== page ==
John 8:3-11: "He who is without sin among you. Let him throw a stone at her first." "Then those who heard it, being convicted by their conscience, went out one by one, beginning with the oldest even to the last. And Jesus was left alone, and the woman standing with him." "Then Jesus asked the woman: "Where are those accusers of yours? Has no one condemned you?"
She said, No one, Lord. And Jesus said to her, "Neither do I condemn you, go and sin no more."

2. Only when gentleness would not reclaim the wayward, did he manifest anger. Matt. 21:12-13--"Then Jesus went into the temple of God and drove out all those who bought and sold in the temple, and overturned the tables of the money changers and the seats of those who sold doves. And He said to them, "It is written, My house shall be called a house of prayer, but you have made it a den of thieves."

III. Like A Lamb, Jesus Was A Sin Offering

1. In Old Testament time lambs and other animals were offered for sin.
Heb. 10:4 - "For it is not possible that the blood of bulls and goats could take away sins."
Heb. 10:9-10 - "Then He said, Behold, I have come to do Your will O God. He takes away the first that He may establish the second. By that will we have been sanctified through the offering of the body of Jesus Christ once for all."

2. Jesus offered himself as a sacrifice for sin.
Heb. 9:26 - "He then would have had to suffer often since the foundation of the world; but now, once at the end of the ages, He has appeared to put away sin by the sacrifice of Himself."
Heb. 10:10 - "By that will we have been sanctified through the offering of the body of Jesus Christ once for all."
Matt. 26:28 - "For this is My blood of the new covenant, which is shed for many for the remission of sins."

IV. Like a Lamb, Jesus Was Meek

1. Matt. 11:28-30 - "Come to Me, all you who labor and are heavy laden, and I will give you rest. Take my yoke upon you and learn from Me, for I am gentle and lowly in heart, and you will find rest for your souls. For My yoke is easy and My burden light."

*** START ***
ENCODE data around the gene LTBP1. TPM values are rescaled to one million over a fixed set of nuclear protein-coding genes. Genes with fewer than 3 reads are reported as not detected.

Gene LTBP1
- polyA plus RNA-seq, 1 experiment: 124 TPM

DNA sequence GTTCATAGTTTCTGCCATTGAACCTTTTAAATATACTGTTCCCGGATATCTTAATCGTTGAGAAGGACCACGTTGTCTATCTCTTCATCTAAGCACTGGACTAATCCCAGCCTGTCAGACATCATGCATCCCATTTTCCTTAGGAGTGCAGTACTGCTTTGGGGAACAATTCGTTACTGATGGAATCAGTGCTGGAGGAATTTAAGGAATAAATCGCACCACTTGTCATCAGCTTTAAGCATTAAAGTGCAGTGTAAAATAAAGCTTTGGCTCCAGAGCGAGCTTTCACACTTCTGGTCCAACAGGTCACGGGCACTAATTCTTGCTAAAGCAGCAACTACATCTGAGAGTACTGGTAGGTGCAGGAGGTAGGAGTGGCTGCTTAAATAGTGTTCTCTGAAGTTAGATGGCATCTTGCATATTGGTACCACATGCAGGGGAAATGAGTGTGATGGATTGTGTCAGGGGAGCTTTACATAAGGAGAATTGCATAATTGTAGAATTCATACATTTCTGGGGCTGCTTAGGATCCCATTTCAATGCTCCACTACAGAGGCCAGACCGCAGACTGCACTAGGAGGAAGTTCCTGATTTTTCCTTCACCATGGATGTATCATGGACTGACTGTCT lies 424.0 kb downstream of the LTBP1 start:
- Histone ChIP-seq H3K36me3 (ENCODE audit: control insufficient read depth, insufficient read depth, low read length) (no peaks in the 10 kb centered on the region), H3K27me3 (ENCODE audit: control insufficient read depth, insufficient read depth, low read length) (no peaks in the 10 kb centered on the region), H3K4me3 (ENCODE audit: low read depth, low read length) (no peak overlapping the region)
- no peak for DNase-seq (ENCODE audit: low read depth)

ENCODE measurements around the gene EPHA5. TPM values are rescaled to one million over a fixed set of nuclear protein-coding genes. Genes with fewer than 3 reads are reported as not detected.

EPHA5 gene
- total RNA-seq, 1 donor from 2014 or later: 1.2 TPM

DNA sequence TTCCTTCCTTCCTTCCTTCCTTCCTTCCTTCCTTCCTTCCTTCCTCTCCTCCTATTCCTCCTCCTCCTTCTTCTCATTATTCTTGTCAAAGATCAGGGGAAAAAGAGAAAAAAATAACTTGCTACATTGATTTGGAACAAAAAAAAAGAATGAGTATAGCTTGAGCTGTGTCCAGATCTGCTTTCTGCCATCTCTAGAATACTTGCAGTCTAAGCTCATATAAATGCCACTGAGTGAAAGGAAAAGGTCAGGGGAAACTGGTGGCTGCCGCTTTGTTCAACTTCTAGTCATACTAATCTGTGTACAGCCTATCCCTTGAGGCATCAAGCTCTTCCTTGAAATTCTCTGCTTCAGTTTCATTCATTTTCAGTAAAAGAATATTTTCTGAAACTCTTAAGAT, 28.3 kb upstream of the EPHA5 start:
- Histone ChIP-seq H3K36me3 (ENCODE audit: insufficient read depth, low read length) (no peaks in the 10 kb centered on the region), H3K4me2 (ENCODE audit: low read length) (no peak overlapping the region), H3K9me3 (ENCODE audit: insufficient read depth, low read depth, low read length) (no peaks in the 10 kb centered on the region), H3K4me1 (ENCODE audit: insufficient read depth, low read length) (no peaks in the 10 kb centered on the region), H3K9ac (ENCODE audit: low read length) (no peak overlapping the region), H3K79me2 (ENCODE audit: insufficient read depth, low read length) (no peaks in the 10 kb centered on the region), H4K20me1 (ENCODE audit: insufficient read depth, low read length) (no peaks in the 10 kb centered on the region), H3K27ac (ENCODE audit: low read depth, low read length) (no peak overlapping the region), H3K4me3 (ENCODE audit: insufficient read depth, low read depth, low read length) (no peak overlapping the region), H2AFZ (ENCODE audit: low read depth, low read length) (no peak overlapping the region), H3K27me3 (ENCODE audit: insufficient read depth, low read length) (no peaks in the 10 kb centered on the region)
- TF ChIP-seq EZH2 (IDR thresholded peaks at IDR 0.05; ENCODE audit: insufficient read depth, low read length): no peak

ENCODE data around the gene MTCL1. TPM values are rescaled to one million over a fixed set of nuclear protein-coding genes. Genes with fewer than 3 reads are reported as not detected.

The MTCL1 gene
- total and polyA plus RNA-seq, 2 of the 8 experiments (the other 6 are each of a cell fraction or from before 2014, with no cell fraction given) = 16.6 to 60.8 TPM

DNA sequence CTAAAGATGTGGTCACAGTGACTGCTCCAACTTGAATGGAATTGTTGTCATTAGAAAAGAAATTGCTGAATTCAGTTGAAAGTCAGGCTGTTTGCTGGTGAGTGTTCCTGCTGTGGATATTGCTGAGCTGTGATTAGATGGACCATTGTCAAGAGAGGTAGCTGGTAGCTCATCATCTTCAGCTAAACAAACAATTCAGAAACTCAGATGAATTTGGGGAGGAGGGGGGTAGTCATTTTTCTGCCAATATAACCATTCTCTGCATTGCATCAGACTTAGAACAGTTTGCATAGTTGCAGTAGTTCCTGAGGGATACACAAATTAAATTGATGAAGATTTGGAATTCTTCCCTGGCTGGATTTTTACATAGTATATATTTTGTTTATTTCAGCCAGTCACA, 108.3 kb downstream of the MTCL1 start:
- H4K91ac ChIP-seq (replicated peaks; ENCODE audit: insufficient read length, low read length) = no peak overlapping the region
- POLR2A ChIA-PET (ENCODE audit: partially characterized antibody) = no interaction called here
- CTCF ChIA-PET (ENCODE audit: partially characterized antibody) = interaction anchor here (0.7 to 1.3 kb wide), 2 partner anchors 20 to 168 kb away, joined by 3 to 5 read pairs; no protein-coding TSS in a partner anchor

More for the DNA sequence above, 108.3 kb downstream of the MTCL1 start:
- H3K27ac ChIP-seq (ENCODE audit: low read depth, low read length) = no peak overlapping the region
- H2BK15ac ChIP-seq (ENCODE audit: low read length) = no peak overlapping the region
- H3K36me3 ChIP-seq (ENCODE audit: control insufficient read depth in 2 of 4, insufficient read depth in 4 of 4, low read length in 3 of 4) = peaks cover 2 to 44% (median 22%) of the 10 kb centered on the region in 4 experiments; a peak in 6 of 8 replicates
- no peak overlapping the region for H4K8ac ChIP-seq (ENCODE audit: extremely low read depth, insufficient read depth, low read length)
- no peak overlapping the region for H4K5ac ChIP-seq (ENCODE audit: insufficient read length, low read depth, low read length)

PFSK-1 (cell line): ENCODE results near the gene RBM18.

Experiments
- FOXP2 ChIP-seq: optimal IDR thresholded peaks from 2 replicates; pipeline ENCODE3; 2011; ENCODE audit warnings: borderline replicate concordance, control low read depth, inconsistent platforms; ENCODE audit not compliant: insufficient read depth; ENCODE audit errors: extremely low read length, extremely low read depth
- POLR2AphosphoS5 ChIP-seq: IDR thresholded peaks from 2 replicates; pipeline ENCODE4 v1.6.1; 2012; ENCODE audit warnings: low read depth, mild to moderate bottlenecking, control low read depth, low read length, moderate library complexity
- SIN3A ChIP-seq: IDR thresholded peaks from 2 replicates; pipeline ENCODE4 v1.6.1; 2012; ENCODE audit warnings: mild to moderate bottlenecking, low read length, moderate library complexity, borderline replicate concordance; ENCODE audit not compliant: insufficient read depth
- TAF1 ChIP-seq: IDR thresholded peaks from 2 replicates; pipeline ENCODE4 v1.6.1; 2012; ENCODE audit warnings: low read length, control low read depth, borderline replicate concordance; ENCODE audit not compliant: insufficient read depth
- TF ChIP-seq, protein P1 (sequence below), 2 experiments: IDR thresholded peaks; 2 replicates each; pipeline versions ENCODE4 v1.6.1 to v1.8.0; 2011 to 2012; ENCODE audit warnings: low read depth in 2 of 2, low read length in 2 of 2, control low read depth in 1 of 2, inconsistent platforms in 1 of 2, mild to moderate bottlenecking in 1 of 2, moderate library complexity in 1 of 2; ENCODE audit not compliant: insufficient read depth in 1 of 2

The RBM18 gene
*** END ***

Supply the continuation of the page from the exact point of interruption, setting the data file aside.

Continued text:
2. Acts 8:32B (Philip and the eunuch from Ethiopia). "He was led as a sheep to the slaughter; And as a lamb before its shearer is silent, so He opened not His mouth."

3. Jesus submitted to God and His will.
Luke 22:41-42 - "And He was withdrawn from them about a stone's throw, and He knelt down and prayed, saying Father, if it is Your will, take this cup away from Me; nevertheless not My will, but Yours, be done."

- Jimmy W. Cox lives in Sandy Hook, MS and attends the Columbia church of Christ in Columbia, MS. He may be contacted at

I’ll Put Jesus FIRST in My Life!

By Larry Miles

The title of the song above is my favorite song in our hymnal. It was written by James DeForrest Murch back in the 1930’s. I want to use the verses and the chorus to write some short devotionals.

All of us have priorities in life. We all have “anchors” in our lives. Every priority and anchor that is not grounded in the Lord Jesus will only last through this life. We all need something or someone in our lives that will lead to eternal life.

The chorus reads as follows: “In all that I say, in all that I do, throughout the world of toil and strife, by day and by night, through trust in His might, I’ll put Jesus first in my life.”

Notice that the intent of this chorus is not half hearted commitment. It is giving one’s all to a life of dedicated, faithful service. We are reminded that life is not always a “bed of roses,” but life is many times up and down, and full of all kinds of emotions and feelings. But we can rest assured that we have One who loves us, One who keeps His Word and wants us to have an abundant life in Him. Paul, in writing to the Ephesians said, “In Him we have redemption through His blood, the forgiveness of our trespasses, according to the riches of His grace which He lavished upon us…” (Eph. 1:8-9a ESV)

We have the promise that no matter what time of the day, He is always there for us. We can count on the promise of the Great Commission “Lo, I am with you always…” If we always seek to put Jesus first in our lives, He will equip us for service.

I have been taking the verses and chorus of the song “The World All About Me.” In this devotion I want to discuss the question “Why Give Up Sin?” All Christians should be in “an attitude of gratitude” for what the Lord Jesus has done, is doing, and will do for us.

The second verse of the song starts off with the phrase “The Lord Jesus died my salvation to win:” This should remind us of the great cost of salvation; not to us, but to the Godhead. Our Heavenly Father loved us so much that He sent His Son to die in my place. The song further says “He went in my stead to Calvary and bled.” He took our place; we do not deserve to be saved. We are reminded of the need for the blood of Christ to be shed for the remission of our sins.